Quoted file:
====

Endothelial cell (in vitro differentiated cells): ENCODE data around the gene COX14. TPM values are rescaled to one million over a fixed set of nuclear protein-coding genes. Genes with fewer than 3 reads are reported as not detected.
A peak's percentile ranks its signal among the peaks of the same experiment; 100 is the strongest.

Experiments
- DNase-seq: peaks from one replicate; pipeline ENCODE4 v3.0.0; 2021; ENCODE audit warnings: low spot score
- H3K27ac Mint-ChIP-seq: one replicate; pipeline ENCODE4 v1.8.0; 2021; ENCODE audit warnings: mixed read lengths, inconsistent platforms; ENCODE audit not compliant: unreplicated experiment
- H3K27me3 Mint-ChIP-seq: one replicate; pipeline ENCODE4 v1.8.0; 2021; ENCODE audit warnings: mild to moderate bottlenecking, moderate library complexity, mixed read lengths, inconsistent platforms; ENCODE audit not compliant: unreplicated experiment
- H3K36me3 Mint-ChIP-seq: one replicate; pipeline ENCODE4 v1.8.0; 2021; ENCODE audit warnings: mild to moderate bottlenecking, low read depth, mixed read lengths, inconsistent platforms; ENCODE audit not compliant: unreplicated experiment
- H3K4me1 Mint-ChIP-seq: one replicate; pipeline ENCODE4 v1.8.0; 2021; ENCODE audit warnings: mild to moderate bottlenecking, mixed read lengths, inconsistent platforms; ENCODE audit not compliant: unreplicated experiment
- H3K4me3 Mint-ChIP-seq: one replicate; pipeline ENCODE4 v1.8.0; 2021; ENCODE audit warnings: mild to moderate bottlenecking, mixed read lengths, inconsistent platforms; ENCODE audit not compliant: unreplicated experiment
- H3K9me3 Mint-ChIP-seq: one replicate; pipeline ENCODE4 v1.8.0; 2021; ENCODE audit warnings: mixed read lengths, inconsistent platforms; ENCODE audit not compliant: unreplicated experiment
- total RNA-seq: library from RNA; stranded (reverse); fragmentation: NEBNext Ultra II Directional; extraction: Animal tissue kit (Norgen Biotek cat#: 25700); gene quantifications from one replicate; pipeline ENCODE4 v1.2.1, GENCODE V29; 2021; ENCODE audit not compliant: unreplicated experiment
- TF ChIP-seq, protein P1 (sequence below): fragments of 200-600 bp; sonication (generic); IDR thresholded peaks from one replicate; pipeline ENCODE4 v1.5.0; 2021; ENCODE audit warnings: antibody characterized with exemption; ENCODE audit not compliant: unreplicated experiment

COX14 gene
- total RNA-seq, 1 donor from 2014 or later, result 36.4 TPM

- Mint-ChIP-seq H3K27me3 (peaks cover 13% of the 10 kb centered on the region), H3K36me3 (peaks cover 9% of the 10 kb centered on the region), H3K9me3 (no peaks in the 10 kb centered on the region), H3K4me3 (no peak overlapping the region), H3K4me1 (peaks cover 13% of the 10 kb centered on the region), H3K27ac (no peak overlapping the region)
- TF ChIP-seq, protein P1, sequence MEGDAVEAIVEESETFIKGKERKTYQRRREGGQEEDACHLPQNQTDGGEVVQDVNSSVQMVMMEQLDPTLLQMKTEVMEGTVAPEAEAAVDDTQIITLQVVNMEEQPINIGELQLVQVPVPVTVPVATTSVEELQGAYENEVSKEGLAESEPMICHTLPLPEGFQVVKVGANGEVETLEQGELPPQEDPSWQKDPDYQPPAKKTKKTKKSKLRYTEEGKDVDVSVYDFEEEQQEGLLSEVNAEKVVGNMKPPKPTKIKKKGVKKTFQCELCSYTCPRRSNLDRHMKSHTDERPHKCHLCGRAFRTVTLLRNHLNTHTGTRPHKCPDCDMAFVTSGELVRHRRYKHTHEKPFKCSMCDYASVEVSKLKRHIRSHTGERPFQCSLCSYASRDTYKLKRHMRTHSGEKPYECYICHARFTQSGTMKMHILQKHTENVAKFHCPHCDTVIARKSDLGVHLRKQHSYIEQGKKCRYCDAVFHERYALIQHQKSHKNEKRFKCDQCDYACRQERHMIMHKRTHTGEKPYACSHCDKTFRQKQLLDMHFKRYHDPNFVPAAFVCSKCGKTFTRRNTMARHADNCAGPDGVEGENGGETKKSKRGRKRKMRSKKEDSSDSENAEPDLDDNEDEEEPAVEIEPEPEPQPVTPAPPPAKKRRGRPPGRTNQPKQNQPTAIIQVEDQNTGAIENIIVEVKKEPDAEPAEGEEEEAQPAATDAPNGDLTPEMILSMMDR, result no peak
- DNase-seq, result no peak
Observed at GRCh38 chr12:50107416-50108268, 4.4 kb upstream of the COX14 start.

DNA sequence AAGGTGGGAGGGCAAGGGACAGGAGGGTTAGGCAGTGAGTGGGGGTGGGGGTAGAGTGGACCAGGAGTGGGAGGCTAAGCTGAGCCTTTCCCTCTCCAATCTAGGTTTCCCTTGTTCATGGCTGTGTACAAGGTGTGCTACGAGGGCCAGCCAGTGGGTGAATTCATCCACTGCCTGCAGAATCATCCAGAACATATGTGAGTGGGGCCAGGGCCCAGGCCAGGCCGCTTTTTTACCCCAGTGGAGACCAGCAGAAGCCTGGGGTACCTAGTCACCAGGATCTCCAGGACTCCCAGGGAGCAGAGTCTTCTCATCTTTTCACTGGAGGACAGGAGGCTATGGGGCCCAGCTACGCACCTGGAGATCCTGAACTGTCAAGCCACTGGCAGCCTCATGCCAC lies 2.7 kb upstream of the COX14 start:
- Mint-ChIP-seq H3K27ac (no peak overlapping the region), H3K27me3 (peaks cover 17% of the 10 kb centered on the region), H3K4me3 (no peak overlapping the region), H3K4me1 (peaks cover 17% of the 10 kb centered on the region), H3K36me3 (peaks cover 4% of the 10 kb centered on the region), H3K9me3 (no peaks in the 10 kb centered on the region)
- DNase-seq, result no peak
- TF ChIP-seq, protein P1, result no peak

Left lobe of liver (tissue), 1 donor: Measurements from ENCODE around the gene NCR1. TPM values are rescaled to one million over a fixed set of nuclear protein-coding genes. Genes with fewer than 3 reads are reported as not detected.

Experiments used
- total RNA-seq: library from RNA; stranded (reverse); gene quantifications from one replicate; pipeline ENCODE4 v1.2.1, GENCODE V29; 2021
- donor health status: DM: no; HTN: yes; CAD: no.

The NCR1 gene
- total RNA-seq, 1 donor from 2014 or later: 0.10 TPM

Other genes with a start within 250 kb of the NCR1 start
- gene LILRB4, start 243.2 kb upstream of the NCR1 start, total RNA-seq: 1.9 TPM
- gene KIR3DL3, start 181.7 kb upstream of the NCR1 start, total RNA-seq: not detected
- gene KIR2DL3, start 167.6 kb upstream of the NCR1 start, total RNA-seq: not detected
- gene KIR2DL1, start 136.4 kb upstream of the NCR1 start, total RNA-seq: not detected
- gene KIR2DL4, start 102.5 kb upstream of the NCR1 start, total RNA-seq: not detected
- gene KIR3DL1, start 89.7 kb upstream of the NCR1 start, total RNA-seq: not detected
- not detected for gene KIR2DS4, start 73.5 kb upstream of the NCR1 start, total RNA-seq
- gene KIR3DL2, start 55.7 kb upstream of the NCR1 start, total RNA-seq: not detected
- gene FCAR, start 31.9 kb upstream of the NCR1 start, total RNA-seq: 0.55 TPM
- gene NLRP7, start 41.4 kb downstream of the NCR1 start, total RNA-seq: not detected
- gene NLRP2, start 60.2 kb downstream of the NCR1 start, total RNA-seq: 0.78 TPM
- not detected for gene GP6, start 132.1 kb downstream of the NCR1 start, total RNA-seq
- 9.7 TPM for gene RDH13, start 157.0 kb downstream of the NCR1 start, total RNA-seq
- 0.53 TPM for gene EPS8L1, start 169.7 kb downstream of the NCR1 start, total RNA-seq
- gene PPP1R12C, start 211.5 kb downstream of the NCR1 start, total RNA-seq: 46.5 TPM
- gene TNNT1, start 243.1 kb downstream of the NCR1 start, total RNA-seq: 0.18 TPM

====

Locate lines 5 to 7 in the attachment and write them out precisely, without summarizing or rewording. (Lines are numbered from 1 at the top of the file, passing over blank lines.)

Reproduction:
- H3K27ac Mint-ChIP-seq: one replicate; pipeline ENCODE4 v1.8.0; 2021; ENCODE audit warnings: mixed read lengths, inconsistent platforms; ENCODE audit not compliant: unreplicated experiment
- H3K27me3 Mint-ChIP-seq: one replicate; pipeline ENCODE4 v1.8.0; 2021; ENCODE audit warnings: mild to moderate bottlenecking, moderate library complexity, mixed read lengths, inconsistent platforms; ENCODE audit not compliant: unreplicated experiment
- H3K36me3 Mint-ChIP-seq: one replicate; pipeline ENCODE4 v1.8.0; 2021; ENCODE audit warnings: mild to moderate bottlenecking, low read depth, mixed read lengths, inconsistent platforms; ENCODE audit not compliant: unreplicated experiment